Advanced Core Training
I’ve been super motivated recently by two things. For one, I just got cleared for physical therapy (oh poor Jessica) which means I am planning on both how I will come back from my surgeries as well as what I will be doing MORE in the future as I want to try to minimize the risk for more issues.
The other is that we have the great honor of headlining the National Strength and Conditioning Association State Clinic (you can find out more here). That means I am researching science even crazier than normal because I love something Alwyn Cosgrove said. He had led one of his presentations with a host of research. He claimed the reason that he led one study after another was so that people weren’t going to debate him, they were going to have to argue science. I’m stealing that one;)
My presentation is questioning coaches if their workout programs are truly “functional”. Part of that is examining how we see the often maligned idea of core training and how we approach it. You may have noticed that I have been quoting the work of Stuart McGill a lot lately. Well, that is for good reason. The first is that McGill is recognized throughout the industry as having done the most research how spine function and performance. The second is his books are more academic and make finding references way easier. In other words, you aren’t hearing Josh’s theory, but science;)
Overall our industry has done a slightly better job of starting people on a better route of core training. Slowly you are finding coaches starting people with various planks, loaded carries, and other forms of better core drills. Yet, the question often comes out, “how do I progress things?” There are no shortage of options, but some are better than others.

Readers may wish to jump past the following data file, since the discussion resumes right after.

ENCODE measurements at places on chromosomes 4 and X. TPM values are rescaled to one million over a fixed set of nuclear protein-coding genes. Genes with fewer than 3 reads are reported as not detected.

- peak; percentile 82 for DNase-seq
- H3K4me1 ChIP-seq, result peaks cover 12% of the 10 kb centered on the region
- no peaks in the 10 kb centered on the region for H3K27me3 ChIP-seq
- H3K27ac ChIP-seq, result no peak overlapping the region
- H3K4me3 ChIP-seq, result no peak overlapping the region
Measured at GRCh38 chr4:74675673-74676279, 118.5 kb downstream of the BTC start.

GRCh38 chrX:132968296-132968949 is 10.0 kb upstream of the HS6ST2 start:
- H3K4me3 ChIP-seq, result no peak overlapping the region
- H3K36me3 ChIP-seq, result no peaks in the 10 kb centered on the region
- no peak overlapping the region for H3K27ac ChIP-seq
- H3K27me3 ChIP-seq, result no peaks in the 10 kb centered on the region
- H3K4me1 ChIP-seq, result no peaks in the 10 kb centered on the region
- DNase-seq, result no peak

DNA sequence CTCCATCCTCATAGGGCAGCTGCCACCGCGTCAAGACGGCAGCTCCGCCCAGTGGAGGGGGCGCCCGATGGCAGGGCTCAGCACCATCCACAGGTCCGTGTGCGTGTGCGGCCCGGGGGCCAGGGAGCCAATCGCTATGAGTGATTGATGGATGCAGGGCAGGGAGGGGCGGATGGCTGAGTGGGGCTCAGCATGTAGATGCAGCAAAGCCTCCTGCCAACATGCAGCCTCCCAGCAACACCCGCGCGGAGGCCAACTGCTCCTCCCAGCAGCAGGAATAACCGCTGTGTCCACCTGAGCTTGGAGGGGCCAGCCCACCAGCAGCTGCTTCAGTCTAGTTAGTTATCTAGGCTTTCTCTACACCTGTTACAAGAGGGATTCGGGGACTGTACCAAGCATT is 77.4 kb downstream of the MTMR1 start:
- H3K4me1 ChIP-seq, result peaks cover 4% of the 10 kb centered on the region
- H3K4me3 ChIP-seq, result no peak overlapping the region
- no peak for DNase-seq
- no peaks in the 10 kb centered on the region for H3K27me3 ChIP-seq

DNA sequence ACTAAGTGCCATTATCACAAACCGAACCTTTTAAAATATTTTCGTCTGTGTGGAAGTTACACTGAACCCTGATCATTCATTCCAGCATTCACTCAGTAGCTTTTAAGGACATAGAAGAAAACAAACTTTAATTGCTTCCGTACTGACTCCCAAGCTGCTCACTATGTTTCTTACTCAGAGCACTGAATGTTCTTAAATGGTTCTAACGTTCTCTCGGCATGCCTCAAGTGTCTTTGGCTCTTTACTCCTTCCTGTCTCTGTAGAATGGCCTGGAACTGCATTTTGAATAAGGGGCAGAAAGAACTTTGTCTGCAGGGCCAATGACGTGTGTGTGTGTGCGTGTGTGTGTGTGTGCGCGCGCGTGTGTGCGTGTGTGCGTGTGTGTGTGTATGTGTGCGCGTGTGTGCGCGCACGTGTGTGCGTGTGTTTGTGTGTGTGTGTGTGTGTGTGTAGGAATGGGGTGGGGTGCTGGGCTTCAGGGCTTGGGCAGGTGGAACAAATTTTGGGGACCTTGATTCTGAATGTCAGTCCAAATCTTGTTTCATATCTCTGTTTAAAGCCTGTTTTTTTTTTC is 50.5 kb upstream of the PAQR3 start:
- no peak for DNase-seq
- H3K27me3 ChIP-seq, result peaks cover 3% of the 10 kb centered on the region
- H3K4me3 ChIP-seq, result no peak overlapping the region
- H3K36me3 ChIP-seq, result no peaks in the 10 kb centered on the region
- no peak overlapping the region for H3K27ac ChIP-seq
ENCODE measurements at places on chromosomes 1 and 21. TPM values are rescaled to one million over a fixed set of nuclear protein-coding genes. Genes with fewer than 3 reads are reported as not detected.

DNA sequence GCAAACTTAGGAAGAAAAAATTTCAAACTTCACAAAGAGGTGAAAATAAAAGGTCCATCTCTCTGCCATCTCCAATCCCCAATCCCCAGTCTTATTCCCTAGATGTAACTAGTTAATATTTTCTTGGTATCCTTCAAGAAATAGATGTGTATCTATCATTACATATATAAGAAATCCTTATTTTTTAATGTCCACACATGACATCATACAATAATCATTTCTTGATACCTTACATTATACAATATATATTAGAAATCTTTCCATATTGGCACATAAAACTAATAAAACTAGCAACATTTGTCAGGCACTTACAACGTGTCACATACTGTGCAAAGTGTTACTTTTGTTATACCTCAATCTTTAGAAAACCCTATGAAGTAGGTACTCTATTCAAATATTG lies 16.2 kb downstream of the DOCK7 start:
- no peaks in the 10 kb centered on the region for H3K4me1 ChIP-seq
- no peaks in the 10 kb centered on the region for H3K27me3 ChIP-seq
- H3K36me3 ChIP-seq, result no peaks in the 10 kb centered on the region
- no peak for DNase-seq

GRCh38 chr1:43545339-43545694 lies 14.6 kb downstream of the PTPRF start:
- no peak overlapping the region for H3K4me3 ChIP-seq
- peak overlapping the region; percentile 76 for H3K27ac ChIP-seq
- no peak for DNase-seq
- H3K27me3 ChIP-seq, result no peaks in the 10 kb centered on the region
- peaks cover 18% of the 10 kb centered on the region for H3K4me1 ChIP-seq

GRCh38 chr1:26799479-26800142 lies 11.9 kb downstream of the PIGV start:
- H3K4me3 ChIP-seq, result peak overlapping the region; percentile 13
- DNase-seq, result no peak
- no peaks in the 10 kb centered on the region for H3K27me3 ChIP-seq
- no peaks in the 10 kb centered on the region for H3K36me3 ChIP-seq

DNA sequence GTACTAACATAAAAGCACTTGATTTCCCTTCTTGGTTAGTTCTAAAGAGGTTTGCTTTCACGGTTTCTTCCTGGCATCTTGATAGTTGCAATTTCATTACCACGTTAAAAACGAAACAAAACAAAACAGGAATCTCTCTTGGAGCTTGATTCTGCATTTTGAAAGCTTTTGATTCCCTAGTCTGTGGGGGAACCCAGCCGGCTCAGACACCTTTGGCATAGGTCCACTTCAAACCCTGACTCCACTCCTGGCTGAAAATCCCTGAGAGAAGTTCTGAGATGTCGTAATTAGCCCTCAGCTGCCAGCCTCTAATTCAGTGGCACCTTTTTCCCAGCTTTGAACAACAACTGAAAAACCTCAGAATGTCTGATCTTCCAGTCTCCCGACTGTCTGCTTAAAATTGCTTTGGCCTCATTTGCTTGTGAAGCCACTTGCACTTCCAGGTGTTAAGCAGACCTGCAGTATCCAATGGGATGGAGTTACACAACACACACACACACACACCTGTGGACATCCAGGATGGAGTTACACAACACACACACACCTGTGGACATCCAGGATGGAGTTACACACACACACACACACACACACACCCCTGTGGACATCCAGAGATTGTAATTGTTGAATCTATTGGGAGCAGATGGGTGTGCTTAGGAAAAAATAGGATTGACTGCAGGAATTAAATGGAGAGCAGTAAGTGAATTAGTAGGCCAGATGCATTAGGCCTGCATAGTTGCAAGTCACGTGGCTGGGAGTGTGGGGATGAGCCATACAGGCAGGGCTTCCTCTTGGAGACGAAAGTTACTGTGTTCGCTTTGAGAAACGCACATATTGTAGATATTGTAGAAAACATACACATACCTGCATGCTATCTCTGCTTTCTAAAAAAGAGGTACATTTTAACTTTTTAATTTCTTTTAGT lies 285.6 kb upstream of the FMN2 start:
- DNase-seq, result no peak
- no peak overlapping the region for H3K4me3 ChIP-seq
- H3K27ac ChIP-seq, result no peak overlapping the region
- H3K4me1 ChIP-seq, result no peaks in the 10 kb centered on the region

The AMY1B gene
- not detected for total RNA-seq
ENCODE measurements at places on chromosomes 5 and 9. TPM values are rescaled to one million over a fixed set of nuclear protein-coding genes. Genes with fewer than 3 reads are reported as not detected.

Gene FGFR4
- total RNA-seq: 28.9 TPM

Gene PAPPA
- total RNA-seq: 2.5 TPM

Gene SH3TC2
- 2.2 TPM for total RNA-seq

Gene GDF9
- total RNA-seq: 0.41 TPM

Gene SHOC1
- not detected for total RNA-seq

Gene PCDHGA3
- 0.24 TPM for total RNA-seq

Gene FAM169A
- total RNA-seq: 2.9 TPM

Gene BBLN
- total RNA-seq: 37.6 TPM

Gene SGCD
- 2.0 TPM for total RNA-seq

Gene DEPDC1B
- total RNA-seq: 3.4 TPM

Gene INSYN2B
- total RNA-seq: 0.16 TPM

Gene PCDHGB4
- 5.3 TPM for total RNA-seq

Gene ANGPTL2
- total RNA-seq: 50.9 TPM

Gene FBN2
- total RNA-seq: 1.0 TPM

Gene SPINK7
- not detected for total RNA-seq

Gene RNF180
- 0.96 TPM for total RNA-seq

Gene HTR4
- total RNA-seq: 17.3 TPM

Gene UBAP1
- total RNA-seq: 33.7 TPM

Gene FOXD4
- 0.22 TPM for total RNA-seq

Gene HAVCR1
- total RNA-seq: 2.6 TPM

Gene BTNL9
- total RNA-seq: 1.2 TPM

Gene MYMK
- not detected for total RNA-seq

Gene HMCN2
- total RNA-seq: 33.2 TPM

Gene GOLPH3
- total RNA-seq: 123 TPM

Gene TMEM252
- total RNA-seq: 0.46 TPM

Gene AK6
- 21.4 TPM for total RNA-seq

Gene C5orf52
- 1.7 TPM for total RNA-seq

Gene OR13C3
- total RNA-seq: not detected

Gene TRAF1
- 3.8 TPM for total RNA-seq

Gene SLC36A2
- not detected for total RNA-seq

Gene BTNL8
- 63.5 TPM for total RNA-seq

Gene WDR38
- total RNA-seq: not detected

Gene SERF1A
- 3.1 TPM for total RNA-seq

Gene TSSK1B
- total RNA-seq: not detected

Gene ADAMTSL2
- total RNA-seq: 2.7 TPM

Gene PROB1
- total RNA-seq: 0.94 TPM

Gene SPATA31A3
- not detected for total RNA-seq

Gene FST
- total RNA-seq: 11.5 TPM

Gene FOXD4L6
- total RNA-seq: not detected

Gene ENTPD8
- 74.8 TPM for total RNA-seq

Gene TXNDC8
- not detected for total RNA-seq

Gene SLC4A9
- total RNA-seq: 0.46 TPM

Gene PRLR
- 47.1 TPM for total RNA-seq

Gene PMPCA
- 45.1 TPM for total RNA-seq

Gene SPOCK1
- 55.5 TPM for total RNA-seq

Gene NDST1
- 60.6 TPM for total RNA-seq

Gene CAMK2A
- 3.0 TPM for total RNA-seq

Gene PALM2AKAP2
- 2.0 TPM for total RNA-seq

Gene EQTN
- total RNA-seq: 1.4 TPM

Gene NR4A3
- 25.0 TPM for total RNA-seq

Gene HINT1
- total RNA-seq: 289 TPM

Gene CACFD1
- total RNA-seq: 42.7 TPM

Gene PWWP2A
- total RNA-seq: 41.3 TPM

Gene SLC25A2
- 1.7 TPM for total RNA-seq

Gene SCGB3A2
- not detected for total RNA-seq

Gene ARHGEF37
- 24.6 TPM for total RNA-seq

In order to really answer that question we have to ask ourselves the goal. Let’s get this out of the way really fast. If your goal is a six pack of ab muscles then that has a lot more to do with the fork exercise if you get my drift (if not, it is diet related more than training).
More advanced core training is about challenging whole body stability. Dr. McGill speaks about this quite a bit giving examples such as giving an individual a dowel rod to hold out in front of them. Then they would have someone try to move the stick while the individual would try to prevent the motion. This disturbance of movement accomplishes a few goals…..
-Helps whole body balance
-Teaches one how to resist undesired forces
-Integrates the entire body as one unit instead of a bunch of separate pieces
-Allows one to learn how to react and turn muscles on and off very quickly
Sounds pretty good right? So, what type of drills am I talking about? Do I want you to beat up a buddy with these drills. Well, if they owe you money maybe;)
More than likely you guessed it, DVRT Ultimate Sandbag Training has A LOT of them! The power of to perform such training is what makes DVRT Ultimate Sandbag Training such a powerful and truly functional system. Here are just a few of some of our favorites, make sure to check out the video below to see them in action.
*Rear Step Deadlift to Row
*Around the World
*Squat/Lunge to Arc Press
*Rotational Overhead Press
*Front Loaded Rear Step Good Mornings
*Rotational Press Outs
*Forward Step Cleans